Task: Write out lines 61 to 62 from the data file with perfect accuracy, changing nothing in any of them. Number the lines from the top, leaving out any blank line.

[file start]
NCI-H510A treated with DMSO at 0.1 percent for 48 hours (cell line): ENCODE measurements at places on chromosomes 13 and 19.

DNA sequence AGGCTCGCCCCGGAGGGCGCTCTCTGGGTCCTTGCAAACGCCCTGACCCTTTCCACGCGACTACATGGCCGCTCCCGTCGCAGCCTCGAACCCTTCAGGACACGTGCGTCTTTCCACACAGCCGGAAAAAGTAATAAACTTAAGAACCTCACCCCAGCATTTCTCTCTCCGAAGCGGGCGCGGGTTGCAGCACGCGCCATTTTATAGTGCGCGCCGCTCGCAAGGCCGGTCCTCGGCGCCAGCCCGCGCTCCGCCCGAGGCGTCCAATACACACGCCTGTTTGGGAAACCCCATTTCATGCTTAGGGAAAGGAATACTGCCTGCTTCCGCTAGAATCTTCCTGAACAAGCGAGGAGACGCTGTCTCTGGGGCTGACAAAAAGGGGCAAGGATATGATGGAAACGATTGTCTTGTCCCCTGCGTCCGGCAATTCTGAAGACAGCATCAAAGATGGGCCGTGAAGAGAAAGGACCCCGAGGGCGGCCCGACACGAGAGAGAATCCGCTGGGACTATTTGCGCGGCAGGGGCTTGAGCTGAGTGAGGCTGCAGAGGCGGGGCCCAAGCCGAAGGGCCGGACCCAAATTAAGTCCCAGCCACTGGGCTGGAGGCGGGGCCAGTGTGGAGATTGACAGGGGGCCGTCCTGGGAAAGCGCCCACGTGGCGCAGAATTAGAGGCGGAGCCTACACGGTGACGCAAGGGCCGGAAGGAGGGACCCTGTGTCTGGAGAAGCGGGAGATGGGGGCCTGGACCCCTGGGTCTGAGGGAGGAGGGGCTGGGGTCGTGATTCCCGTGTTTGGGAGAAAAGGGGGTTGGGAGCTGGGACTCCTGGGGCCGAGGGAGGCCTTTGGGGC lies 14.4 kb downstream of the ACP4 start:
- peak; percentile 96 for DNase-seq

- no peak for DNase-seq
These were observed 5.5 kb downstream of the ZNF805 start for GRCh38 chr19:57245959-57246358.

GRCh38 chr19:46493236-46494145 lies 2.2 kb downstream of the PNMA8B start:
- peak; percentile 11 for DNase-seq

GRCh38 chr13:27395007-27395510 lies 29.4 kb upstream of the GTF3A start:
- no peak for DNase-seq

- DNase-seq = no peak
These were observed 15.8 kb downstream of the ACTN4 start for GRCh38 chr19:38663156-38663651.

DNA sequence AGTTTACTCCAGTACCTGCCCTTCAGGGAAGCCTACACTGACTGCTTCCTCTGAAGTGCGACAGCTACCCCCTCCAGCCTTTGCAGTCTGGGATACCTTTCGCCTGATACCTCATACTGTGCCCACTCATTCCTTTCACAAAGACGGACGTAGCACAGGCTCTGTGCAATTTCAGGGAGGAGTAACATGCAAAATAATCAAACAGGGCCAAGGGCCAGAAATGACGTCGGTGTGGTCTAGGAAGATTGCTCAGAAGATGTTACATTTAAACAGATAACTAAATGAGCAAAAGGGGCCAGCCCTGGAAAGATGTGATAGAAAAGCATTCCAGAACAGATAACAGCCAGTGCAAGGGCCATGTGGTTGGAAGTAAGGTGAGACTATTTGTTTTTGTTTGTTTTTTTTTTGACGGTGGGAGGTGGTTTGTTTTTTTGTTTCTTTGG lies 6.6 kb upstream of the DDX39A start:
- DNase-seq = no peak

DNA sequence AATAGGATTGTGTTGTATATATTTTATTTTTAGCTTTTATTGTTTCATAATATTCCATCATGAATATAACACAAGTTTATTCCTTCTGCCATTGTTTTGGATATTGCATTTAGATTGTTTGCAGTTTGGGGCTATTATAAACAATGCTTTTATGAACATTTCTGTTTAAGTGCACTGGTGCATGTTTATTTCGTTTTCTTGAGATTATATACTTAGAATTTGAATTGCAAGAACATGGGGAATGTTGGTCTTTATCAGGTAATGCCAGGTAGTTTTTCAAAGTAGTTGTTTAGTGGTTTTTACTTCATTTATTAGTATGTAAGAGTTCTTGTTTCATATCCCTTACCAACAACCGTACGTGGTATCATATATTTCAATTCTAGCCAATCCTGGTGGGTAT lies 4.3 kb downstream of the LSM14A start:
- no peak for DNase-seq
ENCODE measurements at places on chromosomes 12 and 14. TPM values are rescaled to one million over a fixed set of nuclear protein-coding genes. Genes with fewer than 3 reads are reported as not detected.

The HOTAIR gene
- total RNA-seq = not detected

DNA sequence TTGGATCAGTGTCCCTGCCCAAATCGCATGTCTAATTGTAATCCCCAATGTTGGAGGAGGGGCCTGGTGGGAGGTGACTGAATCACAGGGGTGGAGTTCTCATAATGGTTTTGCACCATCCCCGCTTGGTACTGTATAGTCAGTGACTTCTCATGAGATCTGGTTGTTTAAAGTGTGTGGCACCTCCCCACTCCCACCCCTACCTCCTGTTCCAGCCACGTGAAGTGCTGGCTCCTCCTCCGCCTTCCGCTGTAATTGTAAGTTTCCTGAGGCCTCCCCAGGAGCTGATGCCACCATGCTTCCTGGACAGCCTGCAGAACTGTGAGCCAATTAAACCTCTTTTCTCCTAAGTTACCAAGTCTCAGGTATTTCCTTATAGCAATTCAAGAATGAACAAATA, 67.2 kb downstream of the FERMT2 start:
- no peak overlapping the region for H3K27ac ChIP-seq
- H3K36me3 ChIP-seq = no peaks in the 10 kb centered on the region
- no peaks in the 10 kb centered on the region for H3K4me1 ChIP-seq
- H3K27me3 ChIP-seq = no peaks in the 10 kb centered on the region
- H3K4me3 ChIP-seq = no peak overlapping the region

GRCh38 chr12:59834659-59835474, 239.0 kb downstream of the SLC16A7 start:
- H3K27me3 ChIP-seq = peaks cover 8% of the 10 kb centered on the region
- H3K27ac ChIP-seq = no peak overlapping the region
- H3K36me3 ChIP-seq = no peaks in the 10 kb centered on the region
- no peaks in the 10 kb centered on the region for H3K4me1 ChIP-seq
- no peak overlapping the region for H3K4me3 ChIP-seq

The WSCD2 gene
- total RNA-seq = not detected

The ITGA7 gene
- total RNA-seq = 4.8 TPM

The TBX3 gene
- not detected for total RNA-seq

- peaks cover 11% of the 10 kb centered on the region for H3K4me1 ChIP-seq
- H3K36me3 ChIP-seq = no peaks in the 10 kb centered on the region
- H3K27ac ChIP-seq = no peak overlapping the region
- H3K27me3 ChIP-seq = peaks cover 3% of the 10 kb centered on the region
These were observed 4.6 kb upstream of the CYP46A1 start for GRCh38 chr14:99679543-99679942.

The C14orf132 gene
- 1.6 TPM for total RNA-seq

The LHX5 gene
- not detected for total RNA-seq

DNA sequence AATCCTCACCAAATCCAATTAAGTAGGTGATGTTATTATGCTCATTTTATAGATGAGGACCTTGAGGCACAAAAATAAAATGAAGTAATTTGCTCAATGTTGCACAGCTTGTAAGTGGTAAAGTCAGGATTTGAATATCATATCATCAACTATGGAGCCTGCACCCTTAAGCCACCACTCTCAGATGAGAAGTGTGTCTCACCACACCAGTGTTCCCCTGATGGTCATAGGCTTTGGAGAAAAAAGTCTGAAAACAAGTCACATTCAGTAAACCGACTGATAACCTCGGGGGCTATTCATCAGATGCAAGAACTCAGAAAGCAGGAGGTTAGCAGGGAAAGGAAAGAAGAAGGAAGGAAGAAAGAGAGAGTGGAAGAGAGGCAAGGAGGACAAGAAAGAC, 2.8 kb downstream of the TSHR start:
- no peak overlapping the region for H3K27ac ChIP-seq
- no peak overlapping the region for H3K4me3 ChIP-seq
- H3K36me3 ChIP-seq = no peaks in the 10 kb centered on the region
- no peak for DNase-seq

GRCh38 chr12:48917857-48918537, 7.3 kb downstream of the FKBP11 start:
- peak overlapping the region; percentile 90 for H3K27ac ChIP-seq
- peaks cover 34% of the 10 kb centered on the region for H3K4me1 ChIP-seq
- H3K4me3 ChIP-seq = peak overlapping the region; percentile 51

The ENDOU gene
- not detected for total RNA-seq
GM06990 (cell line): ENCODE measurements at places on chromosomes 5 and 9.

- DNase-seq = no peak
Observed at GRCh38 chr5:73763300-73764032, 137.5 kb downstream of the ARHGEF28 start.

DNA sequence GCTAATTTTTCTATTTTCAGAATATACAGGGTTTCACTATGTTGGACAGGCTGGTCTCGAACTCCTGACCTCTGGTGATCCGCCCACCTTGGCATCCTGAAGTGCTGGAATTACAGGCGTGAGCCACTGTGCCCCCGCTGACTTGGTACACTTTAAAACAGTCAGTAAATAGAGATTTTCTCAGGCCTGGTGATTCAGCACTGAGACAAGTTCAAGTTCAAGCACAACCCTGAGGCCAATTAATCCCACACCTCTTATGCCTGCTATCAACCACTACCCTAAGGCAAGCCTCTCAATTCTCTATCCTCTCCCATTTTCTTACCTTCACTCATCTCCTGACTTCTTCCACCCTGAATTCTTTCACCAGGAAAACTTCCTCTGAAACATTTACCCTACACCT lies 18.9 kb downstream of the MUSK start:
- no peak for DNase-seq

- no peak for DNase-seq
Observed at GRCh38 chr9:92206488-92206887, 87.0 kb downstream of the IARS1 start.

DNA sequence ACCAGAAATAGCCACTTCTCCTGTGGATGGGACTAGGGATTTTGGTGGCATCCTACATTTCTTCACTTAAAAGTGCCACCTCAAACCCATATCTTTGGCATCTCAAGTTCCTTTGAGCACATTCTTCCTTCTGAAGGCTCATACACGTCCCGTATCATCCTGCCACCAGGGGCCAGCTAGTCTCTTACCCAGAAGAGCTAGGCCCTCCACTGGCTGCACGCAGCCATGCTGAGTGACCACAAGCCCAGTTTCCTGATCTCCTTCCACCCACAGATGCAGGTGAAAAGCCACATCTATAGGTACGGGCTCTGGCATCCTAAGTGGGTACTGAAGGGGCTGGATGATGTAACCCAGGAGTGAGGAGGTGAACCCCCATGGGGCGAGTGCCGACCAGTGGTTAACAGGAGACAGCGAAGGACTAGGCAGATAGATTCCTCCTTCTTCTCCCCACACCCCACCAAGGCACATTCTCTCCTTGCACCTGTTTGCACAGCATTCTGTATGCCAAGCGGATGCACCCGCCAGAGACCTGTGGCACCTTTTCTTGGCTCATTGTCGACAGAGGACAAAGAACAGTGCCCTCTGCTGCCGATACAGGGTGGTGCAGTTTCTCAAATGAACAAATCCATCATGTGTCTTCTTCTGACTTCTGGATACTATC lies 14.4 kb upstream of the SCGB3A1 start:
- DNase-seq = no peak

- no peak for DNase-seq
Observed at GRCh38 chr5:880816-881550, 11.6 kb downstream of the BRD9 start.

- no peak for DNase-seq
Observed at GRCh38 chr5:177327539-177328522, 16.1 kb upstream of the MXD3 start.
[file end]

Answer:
- no peak for DNase-seq

- no peak for DNase-seq